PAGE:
Procedure.Wear appropriate clothing, footwear, helmet, safety glasses, and gloves. The first step involved filling 2 liter container 75% full at the first Sampling Station. The container was closed and shaken vigorously for 30 seconds. Then, DO probe was inserted into the container halfway deep in the liquid and used to stir. When the DO level reached 8.0 mg/L, DO readings were taken every thirty seconds for 8 minutes. The readings were recorded on a worksheet. This procedure was repeated for all the six sampling stations. After recording all the data, calculations were done in an excel worksheet, the DO probe cleaned and returned to the laboratory.
The results obtained from the tests are shown below.
Time in Minutes Dissolved Oxygen (Mg/L)
The figures above show the test results from the six stations. For every station, the oxygen uptake rate was calculated by determining the slope of the graph. For instance, for station one, the OUR was
(8.25 - 3.91) / (0.0 8.0) = -0.53
Therefore, the oxygen uptake rate for station 1 was 0.53mg/L/minute. Similarly, the specific oxygen uptake rate was determined and found to be 11.63 (mg/g/)hr. OUR is converted to SOUR by dividing it with MLVSS. This is to help obtain a clearer representation based on the magnitude of microbes in the sludge. This process was repeated for all the six stations and the data recorded.
Summary and Recommendations
The values obtained for SOUR and OUR for each station provide significant information needed for the analysis and better management of the waste water treatment. If the value of SOUR obtained is more than the recommended optimal range, that would be interpreted to mean that the aeration system F/M ratio is on the rise thus resulting to a lot of food (BOD load) and insufficient microbes (MLVSS). Also, this could be interpreted to mean that the sludge is too young and if the situation is not corrected quickly, suspended particles that take long to settle will be carried over with the discharge effluent. Similarly, the opposite happens when the specific oxygen uptake rate value drops below the optimal value. In such cases, it means that there is inadequate food to sustain microbes growth which could lead to pinpoint floc effect after the sludge settling too quickly (Dukta and Liu p 150).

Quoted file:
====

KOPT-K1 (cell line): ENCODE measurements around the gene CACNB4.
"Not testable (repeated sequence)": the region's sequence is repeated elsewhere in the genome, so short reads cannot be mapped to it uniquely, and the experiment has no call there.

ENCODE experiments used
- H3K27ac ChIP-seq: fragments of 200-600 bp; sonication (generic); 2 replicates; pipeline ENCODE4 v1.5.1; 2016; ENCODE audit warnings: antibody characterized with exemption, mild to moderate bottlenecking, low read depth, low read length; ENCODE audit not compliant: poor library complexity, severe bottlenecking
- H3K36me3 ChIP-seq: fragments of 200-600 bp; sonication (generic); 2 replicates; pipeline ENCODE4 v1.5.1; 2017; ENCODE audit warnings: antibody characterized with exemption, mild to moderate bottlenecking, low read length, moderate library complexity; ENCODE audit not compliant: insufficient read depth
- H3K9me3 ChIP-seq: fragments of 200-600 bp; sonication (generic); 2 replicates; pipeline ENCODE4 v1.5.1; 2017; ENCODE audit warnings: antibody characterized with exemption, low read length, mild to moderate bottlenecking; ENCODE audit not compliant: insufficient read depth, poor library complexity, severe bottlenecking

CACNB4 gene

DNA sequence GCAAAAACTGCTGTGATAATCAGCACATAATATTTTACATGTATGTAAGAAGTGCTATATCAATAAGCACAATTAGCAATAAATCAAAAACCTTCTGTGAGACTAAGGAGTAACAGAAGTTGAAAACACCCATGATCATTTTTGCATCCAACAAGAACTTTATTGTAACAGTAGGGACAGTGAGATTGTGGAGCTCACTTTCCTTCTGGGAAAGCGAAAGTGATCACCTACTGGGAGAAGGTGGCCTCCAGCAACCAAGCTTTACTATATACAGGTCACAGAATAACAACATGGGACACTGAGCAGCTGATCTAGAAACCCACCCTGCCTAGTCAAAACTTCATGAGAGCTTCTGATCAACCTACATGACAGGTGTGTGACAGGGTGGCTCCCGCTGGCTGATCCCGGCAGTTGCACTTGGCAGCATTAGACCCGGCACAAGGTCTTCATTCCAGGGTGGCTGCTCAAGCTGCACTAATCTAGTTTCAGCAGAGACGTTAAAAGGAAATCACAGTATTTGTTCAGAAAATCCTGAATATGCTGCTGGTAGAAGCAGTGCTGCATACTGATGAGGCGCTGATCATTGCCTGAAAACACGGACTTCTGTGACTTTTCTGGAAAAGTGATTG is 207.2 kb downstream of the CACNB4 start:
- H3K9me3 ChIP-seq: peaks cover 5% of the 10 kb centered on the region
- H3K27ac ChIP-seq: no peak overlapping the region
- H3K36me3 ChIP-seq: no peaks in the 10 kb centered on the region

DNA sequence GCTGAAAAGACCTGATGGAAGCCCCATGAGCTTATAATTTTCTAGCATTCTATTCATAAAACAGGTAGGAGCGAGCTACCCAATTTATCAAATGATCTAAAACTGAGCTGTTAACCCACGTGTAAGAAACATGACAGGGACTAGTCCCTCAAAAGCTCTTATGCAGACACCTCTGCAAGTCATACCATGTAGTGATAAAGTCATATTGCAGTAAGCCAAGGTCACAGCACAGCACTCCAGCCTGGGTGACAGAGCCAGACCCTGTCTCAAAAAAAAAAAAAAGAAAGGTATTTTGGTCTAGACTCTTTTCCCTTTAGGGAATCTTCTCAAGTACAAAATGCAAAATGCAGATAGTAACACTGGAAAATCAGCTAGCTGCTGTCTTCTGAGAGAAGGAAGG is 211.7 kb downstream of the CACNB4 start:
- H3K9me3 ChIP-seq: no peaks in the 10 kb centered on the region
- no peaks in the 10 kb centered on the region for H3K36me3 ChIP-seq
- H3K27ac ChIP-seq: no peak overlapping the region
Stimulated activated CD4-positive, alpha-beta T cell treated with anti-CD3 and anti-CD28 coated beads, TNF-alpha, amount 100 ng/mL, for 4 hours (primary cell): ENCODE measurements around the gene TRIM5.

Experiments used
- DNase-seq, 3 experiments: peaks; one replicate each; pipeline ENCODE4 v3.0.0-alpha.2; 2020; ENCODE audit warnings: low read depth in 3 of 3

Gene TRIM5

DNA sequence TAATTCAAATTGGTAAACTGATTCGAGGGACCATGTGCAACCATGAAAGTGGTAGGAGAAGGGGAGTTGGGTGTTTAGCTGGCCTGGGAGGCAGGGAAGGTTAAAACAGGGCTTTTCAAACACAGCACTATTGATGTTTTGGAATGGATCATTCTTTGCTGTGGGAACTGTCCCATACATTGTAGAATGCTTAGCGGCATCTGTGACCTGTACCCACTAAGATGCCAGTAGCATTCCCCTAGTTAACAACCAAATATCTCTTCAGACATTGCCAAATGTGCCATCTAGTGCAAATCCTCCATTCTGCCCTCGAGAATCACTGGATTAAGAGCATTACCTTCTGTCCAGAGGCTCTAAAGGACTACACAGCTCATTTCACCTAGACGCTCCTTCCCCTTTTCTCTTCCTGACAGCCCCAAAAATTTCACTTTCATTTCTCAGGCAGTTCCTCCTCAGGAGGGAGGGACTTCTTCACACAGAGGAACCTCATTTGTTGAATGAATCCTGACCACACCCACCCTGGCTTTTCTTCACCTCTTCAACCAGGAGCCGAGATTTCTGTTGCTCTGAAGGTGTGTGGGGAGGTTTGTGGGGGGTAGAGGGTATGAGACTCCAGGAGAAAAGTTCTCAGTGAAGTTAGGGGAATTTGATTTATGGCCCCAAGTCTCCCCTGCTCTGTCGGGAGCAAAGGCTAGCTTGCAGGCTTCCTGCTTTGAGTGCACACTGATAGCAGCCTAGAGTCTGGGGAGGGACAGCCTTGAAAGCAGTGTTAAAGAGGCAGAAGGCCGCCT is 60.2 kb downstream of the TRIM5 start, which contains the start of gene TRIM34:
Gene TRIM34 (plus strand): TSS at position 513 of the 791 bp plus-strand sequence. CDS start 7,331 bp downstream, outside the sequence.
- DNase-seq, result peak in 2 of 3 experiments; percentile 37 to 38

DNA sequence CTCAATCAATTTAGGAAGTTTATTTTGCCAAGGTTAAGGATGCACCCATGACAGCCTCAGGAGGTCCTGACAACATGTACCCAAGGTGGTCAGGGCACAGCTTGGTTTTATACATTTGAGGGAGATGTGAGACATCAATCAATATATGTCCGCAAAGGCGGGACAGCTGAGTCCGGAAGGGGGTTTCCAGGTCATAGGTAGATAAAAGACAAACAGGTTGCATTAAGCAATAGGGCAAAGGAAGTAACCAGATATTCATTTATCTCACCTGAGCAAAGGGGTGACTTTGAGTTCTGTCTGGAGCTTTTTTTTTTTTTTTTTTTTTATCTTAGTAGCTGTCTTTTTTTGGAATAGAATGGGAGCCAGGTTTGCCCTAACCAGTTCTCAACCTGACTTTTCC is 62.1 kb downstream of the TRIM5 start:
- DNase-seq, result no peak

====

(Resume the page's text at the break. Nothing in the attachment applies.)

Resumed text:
From the results of the tests, the SOUR values for stations 1,2, and 3 were above 8 while station 4 ,5, and 6 had SOUR values less than 8. However, only station 3 had an approximate value of 8 which is the optimal level. Stations 1 and 2 had SOUR values of 1 and 6 respectively. This means that the sludge had a lot of food but insufficient microbes. As a result, there is the likelihood that the suspended solids that take long to settle will be carried over by the discharge effluent. On the other hand, stations 4,5, and 6 had SOUR values of 4.7, 4.3, and 3.9 respectively. These values are below the recommended 8 meaning that the sludge has inadequate food to sustain the growth of the microbes.